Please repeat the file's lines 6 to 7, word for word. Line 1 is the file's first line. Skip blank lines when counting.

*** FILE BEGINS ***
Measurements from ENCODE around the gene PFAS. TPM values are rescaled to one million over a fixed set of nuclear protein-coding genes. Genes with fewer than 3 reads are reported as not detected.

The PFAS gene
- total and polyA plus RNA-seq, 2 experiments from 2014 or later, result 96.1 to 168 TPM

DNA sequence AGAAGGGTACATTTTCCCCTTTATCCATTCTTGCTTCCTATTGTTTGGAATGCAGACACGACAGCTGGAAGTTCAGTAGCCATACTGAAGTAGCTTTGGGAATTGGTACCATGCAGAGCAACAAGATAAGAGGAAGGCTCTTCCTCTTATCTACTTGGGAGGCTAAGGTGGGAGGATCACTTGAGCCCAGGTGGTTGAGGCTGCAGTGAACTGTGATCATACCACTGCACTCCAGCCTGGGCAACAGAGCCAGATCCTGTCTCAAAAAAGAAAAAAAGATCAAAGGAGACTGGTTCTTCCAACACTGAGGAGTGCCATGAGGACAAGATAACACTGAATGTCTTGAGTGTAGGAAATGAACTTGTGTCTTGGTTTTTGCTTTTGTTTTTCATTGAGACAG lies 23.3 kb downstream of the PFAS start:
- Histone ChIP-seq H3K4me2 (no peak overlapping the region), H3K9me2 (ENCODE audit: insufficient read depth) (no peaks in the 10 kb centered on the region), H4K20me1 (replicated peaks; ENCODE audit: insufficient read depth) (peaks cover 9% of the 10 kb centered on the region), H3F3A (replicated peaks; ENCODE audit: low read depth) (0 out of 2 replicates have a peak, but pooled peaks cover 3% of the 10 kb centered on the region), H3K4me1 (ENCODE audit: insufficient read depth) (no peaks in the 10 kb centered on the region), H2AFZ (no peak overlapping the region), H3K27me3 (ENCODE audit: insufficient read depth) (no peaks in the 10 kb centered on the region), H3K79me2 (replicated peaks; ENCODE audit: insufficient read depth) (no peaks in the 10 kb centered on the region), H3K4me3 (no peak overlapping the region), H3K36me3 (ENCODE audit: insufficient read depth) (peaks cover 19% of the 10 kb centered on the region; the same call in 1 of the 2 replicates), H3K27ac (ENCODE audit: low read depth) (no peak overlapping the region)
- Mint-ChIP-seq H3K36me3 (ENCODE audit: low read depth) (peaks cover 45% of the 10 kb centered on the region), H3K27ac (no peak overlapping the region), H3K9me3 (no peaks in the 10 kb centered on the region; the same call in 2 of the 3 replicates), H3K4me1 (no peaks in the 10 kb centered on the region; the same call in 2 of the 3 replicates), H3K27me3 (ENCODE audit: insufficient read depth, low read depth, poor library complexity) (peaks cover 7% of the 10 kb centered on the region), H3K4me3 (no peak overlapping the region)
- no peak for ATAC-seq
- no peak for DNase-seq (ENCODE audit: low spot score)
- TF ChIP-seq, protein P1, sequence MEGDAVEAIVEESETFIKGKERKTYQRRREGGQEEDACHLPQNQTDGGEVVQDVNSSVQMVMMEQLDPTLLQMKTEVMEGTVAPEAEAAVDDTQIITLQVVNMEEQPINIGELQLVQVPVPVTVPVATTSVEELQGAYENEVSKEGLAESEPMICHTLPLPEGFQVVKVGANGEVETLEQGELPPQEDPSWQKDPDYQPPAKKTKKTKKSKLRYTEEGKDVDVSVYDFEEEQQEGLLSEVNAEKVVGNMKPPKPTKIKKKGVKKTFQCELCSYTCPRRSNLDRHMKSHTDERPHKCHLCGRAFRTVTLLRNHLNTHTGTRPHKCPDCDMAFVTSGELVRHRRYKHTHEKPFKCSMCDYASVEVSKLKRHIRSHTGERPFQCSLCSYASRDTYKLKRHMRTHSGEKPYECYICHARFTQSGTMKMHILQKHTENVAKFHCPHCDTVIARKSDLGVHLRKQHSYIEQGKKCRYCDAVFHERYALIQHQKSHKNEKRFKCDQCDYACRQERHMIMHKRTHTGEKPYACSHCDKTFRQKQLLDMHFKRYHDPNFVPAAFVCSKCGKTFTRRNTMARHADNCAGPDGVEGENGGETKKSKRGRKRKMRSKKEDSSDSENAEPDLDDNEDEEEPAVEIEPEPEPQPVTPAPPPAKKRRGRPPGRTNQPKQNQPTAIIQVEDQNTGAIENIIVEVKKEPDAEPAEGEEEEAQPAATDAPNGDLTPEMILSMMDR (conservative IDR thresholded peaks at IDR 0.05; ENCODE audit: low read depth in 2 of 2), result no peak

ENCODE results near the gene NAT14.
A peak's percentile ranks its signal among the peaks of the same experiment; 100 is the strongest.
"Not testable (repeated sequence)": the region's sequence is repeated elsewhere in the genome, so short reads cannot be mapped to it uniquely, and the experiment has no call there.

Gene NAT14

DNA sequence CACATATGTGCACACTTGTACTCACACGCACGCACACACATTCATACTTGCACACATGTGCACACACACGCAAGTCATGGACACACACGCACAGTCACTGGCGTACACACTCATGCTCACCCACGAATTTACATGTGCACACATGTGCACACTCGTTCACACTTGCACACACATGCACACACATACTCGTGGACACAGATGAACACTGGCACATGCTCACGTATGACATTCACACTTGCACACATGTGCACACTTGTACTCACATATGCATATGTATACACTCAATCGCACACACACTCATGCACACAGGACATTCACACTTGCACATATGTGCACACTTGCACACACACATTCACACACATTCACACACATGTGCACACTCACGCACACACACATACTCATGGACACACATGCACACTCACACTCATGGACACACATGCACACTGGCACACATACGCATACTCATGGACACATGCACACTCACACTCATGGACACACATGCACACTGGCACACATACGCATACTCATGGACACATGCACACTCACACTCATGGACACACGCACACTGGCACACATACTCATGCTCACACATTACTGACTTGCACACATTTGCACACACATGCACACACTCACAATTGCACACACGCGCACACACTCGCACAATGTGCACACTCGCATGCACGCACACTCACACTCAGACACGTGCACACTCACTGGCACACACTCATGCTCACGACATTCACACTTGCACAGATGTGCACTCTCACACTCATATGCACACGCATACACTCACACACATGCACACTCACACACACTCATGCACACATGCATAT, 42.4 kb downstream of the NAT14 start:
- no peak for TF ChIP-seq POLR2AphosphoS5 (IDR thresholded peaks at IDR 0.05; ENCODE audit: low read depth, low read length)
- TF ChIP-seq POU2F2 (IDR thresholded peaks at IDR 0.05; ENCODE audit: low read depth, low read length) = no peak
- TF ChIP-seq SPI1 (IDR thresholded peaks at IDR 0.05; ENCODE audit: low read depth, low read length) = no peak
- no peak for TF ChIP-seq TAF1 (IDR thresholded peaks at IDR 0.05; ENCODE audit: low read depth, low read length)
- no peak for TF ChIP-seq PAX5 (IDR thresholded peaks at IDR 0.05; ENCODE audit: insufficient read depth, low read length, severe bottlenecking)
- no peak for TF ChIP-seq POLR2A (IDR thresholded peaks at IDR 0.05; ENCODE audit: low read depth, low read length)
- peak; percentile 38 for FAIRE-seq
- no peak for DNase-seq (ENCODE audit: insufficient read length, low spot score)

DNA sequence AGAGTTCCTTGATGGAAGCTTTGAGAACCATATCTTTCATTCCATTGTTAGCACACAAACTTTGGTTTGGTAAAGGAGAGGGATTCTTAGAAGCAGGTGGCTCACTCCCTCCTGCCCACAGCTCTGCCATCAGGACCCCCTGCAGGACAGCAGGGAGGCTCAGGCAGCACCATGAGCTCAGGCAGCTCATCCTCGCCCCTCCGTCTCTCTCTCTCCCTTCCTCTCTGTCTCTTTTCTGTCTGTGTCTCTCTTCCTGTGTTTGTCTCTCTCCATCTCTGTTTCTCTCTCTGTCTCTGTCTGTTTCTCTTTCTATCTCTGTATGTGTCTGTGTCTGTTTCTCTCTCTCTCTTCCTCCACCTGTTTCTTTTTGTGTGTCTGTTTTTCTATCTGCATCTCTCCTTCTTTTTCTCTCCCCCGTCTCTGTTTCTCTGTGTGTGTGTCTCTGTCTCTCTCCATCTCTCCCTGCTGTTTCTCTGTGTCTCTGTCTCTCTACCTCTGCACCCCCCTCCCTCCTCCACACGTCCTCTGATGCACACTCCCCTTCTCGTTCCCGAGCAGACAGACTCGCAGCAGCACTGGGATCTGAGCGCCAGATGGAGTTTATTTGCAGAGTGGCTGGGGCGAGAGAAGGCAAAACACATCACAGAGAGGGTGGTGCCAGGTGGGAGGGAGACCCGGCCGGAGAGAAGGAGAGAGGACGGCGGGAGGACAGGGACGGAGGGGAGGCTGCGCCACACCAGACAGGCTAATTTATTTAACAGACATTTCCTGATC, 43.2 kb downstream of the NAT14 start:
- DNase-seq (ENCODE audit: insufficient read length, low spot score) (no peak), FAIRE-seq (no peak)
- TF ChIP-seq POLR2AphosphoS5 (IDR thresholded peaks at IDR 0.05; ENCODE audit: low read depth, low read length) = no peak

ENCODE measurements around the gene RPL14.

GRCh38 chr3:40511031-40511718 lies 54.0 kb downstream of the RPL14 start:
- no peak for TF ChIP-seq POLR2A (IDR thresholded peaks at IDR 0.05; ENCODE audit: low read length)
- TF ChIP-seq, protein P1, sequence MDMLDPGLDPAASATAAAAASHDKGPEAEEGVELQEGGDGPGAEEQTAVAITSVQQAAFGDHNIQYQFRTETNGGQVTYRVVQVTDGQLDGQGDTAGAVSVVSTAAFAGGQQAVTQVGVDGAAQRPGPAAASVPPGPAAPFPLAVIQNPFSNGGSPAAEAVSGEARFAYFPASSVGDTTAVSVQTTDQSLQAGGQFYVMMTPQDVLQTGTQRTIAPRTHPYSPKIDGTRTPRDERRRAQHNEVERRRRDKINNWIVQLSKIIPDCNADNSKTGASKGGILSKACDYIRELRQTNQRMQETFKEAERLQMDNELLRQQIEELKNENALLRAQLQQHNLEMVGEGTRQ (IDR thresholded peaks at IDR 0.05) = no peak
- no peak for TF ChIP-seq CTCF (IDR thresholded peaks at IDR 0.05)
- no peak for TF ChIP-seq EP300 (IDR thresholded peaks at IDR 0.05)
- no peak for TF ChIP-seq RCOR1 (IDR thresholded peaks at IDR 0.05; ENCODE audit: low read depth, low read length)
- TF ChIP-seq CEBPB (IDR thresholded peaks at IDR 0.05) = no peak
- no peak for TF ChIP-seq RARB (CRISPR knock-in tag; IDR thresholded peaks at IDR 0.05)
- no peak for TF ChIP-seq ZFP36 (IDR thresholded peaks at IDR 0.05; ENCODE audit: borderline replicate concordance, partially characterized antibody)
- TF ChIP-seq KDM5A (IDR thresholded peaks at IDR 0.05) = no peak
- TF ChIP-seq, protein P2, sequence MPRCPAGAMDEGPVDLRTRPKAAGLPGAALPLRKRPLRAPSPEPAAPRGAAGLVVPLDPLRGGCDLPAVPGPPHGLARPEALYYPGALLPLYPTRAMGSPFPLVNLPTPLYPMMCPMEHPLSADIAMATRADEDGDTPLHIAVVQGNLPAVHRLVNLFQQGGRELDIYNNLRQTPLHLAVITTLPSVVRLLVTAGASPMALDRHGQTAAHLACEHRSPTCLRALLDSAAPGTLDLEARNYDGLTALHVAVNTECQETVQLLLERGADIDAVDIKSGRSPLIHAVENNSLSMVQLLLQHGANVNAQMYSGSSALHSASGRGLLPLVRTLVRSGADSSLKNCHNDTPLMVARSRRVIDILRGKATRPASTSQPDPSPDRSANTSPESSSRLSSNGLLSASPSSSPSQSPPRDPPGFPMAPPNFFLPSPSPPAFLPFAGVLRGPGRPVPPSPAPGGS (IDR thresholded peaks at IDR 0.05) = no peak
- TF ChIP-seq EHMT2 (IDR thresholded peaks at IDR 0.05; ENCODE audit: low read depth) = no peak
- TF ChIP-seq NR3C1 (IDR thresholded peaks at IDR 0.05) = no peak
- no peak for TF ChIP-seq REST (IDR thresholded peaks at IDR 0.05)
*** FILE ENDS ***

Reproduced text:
- Mint-ChIP-seq H3K36me3 (ENCODE audit: low read depth) (peaks cover 45% of the 10 kb centered on the region), H3K27ac (no peak overlapping the region), H3K9me3 (no peaks in the 10 kb centered on the region; the same call in 2 of the 3 replicates), H3K4me1 (no peaks in the 10 kb centered on the region; the same call in 2 of the 3 replicates), H3K27me3 (ENCODE audit: insufficient read depth, low read depth, poor library complexity) (peaks cover 7% of the 10 kb centered on the region), H3K4me3 (no peak overlapping the region)
- no peak for ATAC-seq